The Golden Globes are here! The one awards show that never bores is back.
People might ridicule the Globes as frivolous or elitist, but its looser vibe has given some winners the opportunity to cut loose in a way you won’t see at the Oscars or Emmys.
To prepare you for the festivities, here are our five all-time favorite Golden Globes acceptance speeches.
Meryl Streep for “Angels in America”
In the first Golden Globes speech to really gain traction, Meryl Streep reflected on George Bush’s State of the Union Address on marriage equality when she accepted her award for Angels.
Frances Conroy for “Six Feet Under”
Besides Friday Night Lights, no other show has seen its cast criminally snubbed than Six Feet Under.
The show (and actor Rachel Griffiths) took home Globes in the show’s first season, but there was nothing better than seeing Frances Conroy finally get her due as the frazzled matriarch of one of television’s most compelling families.
Sally Hawkins in “Happy Go Lucky”
One sure bet about the Academy Awards is that at the year’s truly best performance will be left out in at least one category.
If ever there was a time that the Oscars truly missed the mark, it was when Sally Hawkins was omitted for her performance in Mike Leigh’s Happy Go Lucky.
The Globes, however, were not as foolish.
Chris Colfer for “Glee”
It’s been seven years—and a lot of water under the bridge, since America was introduced to pixie musical-theater queen Kurt Hummel.
Remember that when watching Colfer accept his award for playing the struggling yet assured teen.
Awards shows may be silly, but the then-19 year-old actor impacted the lives of many outcast teens with his simple yet resounding speech.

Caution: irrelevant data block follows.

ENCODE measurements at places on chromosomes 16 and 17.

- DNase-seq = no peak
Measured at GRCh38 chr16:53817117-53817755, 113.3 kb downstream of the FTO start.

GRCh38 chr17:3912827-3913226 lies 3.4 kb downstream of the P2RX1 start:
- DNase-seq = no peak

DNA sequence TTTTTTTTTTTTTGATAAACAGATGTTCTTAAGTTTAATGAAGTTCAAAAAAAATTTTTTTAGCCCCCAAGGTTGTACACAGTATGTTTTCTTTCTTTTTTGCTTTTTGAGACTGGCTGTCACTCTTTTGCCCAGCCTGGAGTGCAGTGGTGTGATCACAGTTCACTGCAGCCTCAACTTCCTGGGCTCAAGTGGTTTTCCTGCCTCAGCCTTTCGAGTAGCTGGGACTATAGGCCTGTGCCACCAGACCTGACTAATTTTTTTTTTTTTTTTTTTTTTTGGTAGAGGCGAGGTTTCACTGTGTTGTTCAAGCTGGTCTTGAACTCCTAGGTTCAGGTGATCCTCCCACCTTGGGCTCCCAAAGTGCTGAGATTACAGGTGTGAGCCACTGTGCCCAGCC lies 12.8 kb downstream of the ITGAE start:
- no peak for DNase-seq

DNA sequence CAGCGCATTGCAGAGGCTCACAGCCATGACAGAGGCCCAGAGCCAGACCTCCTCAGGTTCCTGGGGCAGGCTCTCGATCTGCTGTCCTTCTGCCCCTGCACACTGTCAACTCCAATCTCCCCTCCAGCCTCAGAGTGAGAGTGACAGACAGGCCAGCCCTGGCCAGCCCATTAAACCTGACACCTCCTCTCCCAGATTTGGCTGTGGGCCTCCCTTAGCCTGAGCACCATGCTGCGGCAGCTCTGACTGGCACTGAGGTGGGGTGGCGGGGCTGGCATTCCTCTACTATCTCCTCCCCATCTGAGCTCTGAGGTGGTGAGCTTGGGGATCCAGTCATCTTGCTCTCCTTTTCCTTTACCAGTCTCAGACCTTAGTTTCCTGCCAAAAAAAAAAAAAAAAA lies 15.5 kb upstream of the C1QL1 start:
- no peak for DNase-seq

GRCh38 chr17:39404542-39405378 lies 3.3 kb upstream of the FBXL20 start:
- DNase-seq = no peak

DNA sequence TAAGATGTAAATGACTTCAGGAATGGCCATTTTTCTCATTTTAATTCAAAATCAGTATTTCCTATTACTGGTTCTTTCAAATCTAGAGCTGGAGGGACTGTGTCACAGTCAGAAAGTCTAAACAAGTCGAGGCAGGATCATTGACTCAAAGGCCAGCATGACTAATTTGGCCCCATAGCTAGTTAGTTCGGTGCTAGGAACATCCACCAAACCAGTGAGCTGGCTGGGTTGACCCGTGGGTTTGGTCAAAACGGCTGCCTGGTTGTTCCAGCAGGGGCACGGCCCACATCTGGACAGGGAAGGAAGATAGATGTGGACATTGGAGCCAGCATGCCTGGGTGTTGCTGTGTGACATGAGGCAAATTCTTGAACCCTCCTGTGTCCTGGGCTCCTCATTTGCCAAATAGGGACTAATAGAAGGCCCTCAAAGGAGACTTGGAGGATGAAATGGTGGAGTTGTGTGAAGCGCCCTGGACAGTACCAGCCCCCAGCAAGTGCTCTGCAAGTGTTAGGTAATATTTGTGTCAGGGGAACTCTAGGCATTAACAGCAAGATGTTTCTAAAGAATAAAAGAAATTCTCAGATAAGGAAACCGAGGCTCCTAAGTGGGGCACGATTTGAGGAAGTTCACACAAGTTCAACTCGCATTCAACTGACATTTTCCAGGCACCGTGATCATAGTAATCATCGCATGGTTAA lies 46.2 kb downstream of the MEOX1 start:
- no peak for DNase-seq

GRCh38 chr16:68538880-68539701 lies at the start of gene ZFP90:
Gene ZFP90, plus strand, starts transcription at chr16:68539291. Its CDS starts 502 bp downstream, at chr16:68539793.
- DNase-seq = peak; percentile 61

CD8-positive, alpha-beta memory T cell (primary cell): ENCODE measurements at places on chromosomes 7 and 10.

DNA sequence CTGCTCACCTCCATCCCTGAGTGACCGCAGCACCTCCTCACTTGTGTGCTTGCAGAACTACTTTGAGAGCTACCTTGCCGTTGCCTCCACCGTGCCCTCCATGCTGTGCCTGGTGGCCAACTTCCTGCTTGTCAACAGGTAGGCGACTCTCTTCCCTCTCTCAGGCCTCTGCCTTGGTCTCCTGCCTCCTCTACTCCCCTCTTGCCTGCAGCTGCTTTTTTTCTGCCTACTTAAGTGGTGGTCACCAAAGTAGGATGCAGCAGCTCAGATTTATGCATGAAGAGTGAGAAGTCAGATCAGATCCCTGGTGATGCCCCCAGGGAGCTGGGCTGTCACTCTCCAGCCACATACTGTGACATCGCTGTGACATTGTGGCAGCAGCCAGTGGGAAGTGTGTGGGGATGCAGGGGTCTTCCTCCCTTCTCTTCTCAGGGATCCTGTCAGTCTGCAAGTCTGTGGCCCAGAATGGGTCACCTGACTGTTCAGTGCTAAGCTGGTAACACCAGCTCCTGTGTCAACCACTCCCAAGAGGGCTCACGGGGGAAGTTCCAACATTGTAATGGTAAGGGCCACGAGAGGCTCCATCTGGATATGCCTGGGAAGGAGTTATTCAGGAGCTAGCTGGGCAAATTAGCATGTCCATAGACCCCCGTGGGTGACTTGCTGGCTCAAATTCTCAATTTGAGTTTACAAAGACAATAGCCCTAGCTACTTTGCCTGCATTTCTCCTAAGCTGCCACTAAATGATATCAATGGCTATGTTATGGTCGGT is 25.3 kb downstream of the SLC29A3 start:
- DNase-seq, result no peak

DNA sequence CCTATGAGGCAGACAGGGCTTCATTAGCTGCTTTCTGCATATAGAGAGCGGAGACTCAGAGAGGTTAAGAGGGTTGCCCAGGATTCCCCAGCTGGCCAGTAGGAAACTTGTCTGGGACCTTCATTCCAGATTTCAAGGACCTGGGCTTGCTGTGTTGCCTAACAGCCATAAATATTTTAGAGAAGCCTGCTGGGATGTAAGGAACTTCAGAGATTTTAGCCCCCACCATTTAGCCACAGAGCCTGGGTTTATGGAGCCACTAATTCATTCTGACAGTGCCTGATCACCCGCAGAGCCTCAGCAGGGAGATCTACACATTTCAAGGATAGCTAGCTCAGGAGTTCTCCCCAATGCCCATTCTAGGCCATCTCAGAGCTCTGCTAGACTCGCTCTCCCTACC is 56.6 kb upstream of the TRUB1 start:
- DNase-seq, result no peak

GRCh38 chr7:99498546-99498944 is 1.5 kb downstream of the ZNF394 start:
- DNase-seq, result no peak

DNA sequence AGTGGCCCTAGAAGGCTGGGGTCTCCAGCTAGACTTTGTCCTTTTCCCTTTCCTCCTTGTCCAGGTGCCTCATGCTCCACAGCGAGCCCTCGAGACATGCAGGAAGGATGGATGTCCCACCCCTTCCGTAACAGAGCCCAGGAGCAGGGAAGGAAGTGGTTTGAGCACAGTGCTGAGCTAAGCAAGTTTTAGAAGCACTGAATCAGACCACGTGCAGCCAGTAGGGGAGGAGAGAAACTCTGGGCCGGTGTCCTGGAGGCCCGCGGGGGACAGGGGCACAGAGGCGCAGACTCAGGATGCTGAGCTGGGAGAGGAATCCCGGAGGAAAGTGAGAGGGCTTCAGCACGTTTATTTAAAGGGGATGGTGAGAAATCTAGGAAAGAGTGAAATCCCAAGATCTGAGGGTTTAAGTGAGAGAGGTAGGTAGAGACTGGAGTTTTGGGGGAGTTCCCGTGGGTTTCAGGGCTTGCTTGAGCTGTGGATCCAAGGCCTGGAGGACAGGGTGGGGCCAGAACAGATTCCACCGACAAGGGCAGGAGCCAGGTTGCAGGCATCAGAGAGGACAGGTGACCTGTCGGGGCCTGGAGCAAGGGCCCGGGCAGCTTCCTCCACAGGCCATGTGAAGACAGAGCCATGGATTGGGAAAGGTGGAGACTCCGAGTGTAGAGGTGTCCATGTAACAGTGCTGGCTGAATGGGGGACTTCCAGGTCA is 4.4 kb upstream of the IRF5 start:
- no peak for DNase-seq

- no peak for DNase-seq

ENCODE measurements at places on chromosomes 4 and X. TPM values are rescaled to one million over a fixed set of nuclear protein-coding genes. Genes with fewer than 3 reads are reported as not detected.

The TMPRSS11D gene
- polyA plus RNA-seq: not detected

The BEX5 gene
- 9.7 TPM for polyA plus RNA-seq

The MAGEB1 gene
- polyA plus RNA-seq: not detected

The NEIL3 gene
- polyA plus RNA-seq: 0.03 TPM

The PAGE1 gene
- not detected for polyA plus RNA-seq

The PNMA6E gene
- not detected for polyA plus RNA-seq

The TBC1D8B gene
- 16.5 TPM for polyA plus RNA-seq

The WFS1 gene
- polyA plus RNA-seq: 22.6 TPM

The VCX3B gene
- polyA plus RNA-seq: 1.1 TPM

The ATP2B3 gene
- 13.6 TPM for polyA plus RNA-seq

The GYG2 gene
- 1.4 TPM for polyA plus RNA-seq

Emma Thompson for “Sense and Sensibilities”
Thompson, who later won a Best Actress Oscar for Sense and Sensibility, used the occasion of her Best Adapted Screenplay win at the Globes to invoke the voice of the still relevant Jane Austen.
Adele for “Skyfall”
Picking up the award for Best Song for her 2013 Bond theme song, Adele was maybe the only winner who gave a truly unrehearsed speech.
How does this girl just keep getting more and more likable?
Jodie Foster’s Lifetime Achievement Award It was the coming out not heard round the world: Honored at the 2013 Golden Globes with the Cecil B. DeMille Award, Jodie prepared the audience for a truth bomb—but it landed with a thud. “I already did my coming out a thousand years ago, in the Stone Age,” she declared, award in hand. “Those very quaint days when a fragile young girl would open up to friends and family and co-workers then gradually to everyone that knew her.”
Foster lamented that “every celebrity is [now expected] to honor the details of their private life with a press conference, a fragrance and a prime-time reality show.”
While it was hardly a press-release-ready statement—and the media had a field day with her awkward delivery—it certainly felt more genuine than most awards-show declarations.
“In its incomplete and fuzzy way, her speech was as true a testament as I’ve ever seen/heard to the fear, loneliness and stubborn hope of someone who doesn’t feel she owes the world clarity or an answer but feels she owes herself, and history, and the political moment, some kind of truth,” wrote The New York Times’ Frank Bruni at the time.
Foster did later thank her kids and former partner Cydney Bernard.
Jeffrey Tambor For “Transparent”
An hourlong drama about a frumpy 70-year-old husband and father who decides to transition?
No one could have predicted Amazon’s Transparent would earn Tambor such accolades (from both critics and the LGBT community), let alone take home the Globe for Best Actor in a Television Series.
In his speech, the veteran actor acknowledged the win was “much bigger than me”—thanking the trans community, and the show’s trans showrunners in particular, for [leading] me through the steps to find more of Jeffrey than I’ve ever known in my entire life.”